72.4 million people in Ethiopia identify as Christian, making it the majority religion in the country.
Christianity may be the majority religion in Ethiopia, but the true situation is much more complicated. Christians living in certain areas and from certain backgrounds can lose everything for their faith.
People who convert to Christianity from Muslim backgrounds, particularly in the east and south east of the country, risk harsh mistreatment from their communities. Women face the threat of rape, forced marriage or (if married) divorce and separation from their children. In some areas, Islamic extremist mobs have attacked churches, taking advantage of a general rise in political violence. Christian converts can be threatened with death and are often forced to flee their homes.
There is also persecution for Christians who move from a traditional Ethiopian Orthodox Church background to a Protestant, evangelical or non-traditional denomination. It is thought that all major churches in Ethiopia have experienced government interference in appointing their leaders.
Parts of Ethiopia are tribal, and Christians in these areas are expected to take part in tribal conflict. Believers who refuse to participate may experience violent backlash from the community.
“If you are an evangelical Christian, they will know. They refuse to talk to you or even have any kind of relationship.” Ruth, who converted to evangelical Christianity as a teenager
Ruth (name changed) grew up in a Christian family – but part of the Ethiopian Orthodox Church, so when she decided to become an evangelical Christian, she was rejected by her family. Before this, she hadn’t properly understood the gospel. A friend’s mother shared it with her - “I was told clearly ‘Lord Jesus saves, salvation is through Christ’. When she told me there is no way to be saved other than Him, I decided to follow Him.”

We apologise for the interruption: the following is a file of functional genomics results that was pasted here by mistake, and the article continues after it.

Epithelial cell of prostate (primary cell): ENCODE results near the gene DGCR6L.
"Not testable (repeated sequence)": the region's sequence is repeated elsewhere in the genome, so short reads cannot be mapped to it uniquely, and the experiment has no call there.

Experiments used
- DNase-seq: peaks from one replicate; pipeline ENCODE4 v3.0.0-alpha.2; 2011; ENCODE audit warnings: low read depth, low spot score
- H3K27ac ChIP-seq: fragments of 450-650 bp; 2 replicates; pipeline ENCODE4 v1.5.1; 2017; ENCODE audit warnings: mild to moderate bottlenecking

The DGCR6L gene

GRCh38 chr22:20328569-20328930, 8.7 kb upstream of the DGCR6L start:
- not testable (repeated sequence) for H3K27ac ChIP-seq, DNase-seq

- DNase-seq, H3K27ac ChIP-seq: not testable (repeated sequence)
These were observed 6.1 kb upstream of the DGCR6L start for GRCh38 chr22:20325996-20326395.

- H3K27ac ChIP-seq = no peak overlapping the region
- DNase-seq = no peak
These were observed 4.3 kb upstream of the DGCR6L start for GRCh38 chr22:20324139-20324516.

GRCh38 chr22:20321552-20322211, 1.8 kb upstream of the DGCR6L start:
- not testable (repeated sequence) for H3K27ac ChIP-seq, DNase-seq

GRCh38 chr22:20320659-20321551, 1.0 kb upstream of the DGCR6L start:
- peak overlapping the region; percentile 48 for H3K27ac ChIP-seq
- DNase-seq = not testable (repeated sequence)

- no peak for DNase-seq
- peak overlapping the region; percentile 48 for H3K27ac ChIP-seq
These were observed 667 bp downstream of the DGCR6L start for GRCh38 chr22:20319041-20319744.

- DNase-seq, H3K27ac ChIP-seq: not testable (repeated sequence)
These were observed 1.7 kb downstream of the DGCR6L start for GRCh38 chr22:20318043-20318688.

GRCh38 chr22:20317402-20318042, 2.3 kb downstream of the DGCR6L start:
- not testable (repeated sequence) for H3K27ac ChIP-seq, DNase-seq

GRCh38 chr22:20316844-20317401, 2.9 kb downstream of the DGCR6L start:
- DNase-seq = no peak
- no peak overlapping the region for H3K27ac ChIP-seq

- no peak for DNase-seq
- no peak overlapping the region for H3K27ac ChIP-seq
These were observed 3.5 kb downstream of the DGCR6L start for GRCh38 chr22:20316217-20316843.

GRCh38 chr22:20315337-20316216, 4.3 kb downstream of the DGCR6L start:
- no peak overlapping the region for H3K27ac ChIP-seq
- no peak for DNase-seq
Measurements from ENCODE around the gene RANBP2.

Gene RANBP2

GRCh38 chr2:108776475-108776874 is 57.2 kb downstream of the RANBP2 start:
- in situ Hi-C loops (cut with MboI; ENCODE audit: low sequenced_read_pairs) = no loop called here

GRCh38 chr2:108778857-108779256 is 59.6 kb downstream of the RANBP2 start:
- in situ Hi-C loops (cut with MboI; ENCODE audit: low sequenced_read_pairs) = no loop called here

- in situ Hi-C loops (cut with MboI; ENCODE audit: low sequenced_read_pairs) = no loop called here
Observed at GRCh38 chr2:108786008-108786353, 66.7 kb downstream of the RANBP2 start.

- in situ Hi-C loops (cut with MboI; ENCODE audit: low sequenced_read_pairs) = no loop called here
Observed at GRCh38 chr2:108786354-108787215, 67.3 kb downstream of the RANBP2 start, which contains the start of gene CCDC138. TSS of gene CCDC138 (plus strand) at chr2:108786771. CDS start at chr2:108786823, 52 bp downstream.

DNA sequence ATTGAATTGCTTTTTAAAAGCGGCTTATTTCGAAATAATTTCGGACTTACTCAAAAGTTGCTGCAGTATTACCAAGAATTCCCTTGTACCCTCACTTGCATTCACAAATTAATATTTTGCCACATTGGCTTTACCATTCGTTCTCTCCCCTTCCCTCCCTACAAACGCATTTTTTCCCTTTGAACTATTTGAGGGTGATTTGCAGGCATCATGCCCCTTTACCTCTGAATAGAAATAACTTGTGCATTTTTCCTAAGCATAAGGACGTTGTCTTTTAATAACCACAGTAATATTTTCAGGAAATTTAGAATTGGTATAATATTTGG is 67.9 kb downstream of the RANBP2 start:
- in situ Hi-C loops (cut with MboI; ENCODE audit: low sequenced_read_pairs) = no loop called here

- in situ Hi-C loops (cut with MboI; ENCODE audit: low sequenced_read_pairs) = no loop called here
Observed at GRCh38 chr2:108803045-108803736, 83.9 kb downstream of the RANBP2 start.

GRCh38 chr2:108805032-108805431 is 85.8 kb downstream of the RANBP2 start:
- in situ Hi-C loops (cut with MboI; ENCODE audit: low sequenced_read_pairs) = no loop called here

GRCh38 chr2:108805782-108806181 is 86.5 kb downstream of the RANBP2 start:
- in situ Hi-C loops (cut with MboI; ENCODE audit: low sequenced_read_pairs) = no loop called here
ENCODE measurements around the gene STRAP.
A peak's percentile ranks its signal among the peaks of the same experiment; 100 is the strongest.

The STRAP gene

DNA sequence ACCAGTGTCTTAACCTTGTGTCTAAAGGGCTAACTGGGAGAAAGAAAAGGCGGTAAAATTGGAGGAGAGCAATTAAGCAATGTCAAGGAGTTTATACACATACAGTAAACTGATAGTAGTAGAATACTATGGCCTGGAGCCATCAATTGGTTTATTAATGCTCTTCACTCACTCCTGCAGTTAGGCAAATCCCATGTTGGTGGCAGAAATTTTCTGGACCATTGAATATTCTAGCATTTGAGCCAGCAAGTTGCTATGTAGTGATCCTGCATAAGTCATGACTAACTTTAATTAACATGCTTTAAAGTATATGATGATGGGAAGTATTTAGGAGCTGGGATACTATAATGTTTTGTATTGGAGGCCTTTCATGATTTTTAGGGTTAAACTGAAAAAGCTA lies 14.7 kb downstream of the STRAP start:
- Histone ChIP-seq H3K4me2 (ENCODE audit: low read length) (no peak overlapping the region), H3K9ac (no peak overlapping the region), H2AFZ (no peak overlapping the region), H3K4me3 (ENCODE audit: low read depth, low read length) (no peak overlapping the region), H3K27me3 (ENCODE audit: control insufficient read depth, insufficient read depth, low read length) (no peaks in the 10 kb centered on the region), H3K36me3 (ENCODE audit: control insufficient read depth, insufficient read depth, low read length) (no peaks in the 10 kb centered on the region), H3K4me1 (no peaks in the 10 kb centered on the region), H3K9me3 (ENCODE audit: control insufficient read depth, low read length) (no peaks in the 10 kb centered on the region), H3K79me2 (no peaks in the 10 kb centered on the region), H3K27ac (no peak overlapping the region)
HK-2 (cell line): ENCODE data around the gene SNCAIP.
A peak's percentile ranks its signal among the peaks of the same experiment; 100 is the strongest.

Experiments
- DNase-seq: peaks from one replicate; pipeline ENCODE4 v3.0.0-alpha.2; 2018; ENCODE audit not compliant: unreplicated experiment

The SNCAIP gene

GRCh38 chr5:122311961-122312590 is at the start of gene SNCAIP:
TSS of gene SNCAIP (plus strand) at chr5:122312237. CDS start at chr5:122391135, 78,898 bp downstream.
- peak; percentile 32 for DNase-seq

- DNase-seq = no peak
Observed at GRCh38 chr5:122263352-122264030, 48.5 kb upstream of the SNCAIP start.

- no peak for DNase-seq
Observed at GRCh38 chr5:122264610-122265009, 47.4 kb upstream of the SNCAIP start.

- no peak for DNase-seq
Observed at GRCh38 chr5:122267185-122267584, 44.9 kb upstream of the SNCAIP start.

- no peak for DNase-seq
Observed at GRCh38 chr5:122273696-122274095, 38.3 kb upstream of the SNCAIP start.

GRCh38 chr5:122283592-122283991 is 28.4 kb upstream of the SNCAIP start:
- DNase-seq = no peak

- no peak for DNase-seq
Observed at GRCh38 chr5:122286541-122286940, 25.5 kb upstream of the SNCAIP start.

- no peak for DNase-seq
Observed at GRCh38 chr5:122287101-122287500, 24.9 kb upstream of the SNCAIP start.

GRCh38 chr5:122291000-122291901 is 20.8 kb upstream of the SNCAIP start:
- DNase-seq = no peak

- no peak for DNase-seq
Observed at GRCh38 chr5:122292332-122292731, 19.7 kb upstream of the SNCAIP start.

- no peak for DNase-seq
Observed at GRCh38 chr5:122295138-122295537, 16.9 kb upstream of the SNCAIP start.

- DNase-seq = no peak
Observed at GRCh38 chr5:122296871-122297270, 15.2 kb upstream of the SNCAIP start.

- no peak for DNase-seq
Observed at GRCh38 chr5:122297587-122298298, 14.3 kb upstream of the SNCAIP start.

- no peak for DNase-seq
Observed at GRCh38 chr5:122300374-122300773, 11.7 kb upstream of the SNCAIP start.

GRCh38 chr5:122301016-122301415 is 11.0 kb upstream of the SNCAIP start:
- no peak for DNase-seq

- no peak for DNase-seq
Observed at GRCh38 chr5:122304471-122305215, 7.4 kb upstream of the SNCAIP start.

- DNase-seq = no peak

Learning that God doesn’t require endless rituals or fasting to be in relationship with Him made the decision easy. However, at that young age, she couldn’t foresee the fall-out her decision would have. For two years, Ruth secretly worshipped with a small local church. Then her family discovered a Bible in her room. Very quickly the dreams she had of receiving an education and a promising future vanished.
“The area I come from is dominated by traditional religion, so it’s very difficult to live there as an evangelical Christian,” says Ruth. “Family and community life is dictated by traditions and rituals. It is a very small city, so almost everyone knows each other. If you are an evangelical Christian, they will know. They refuse to talk to you or even have any kind of relationship. Right now, my family doesn't talk to me at all. Isolation is painful. It’s hard to understand how my family, who used to love me, could suddenly hate me.”
But Ruth’s faith remains strong: “May God be praised, even if life is hard now, even if I am not living the life I thought I would and continued my schooling like my peers, I am still here saying tomorrow will be better.” Thankfully, Open Doors partners were able to send her on a hairdressing course, so Ruth will be able to earn her living.
Please keep praying for your brothers and sisters in Ethiopia. Your gifts and prayers make an enormous difference to those following Jesus no matter the cost.
Open Doors works through the local church to strengthen Christians in Ethiopia with leadership and persecution survival training and economic empowerment projects.
Lord Jesus, we pray for justice for those who have come to know You in Ethiopia. Please intervene to protect their rights and change the hearts of their families and neighbours. We pray that all the believers facing hostile situations will know Your presence with them and keep hold of their joy. We pray You would equip those bravely taking the gospel to dangerous places. And we long to see different churches come to understand and love one another throughout Ethiopia. Amen.
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Together, we can reach those where persecution hits hardest.